Andy Bell, chair of the group, said the following:
“The Chancellor’s decision to highlight mental health in the Spending Review today is welcome. While the announcement of additional funding for mental health services is a good start, it is vital that we see more investment in mental health from NHS England going forward if we are to achieve the turnaround we so desperately need. We hope that NHS England will follow the Chancellor’s lead in responding to the recommendations of the Mental Health Taskforce early next year, to ensure that the funding translates to real change and focused investment on the ground.
“There are, however, sizeable question marks around many of the wider issues facing people with mental health problems. We are particularly concerned about potential cuts to public health budgets in this parliament and continued pressures on social care and housing, which all have the potential to have a major impact on people with mental health problems and their families. We are simply not investing enough in preventing mental health problems in the first place, leaving people to become more unwell and in need of more long-term and costly treatment.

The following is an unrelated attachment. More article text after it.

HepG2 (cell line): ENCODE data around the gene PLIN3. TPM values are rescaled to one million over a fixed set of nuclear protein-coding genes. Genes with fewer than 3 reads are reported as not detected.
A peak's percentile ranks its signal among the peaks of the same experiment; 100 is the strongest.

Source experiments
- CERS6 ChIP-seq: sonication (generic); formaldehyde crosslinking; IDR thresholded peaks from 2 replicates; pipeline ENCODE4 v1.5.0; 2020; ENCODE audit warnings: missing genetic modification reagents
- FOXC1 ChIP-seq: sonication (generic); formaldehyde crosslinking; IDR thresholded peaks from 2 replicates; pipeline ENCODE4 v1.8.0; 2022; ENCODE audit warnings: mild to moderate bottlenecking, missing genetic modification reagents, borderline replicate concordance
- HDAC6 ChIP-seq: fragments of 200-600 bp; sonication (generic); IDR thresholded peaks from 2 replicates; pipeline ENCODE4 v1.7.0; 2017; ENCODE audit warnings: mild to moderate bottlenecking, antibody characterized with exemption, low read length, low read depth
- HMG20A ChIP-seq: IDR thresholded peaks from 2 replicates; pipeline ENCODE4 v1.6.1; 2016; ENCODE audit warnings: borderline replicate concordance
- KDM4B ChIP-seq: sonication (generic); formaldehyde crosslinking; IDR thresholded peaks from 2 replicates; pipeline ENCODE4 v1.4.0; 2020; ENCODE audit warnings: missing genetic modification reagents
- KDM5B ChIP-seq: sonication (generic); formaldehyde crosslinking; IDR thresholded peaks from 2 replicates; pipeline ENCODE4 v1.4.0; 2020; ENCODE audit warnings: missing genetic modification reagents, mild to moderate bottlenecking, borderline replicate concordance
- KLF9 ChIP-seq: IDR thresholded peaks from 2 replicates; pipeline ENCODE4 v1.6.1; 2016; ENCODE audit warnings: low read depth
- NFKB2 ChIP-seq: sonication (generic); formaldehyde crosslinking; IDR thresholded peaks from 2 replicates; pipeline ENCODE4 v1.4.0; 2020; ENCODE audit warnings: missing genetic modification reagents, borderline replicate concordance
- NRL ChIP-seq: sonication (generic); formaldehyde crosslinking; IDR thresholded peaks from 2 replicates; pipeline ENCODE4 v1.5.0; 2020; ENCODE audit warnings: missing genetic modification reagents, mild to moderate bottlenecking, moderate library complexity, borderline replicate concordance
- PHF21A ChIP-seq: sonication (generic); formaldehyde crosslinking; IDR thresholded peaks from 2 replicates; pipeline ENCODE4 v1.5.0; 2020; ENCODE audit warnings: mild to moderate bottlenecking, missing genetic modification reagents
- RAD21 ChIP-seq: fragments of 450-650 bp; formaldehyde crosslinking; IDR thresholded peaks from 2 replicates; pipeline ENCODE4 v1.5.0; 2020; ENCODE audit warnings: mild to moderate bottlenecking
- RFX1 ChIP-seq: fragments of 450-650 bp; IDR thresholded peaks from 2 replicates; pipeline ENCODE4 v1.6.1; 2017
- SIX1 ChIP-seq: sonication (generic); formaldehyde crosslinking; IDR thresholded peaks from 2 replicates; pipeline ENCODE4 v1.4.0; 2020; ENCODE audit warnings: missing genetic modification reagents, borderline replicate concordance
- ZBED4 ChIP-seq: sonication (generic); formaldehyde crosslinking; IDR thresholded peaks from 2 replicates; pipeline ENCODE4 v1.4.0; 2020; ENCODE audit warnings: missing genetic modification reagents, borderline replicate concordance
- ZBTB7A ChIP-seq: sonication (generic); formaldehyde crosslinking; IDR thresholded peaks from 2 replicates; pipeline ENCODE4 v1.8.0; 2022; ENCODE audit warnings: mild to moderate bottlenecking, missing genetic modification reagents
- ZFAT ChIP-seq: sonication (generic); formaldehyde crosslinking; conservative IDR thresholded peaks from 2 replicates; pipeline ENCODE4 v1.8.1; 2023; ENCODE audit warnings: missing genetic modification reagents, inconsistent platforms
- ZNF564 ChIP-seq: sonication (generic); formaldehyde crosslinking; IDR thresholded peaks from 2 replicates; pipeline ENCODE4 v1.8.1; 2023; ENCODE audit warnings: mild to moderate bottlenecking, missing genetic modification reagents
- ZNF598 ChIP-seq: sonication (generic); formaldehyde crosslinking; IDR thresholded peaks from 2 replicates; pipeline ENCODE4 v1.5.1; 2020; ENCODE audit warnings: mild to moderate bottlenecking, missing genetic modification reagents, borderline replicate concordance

“This is all the more damaging considering that five consecutive years of cuts have left mental health services stretched to their very limits, while demand for services continues to increase. The social and economic cost of mental health problems is currently estimated at over £100bn a year, including a personal cost which we cannot ignore. We all have mental health as we do physical health, and we deserve services that support them both equally when we are unwell. We are therefore calling on the Government and NHS England to clarify their spending commitments around mental health to ensure that it receives its fair share for each of the next five years.”
*The Mental Health Policy Group consists of six national organisations working together to improve mental health: Mind, Centre for Mental Health, Mental Health Foundation, Mental Health Network, Rethink Mental Illness and Royal College of Psychiatrists.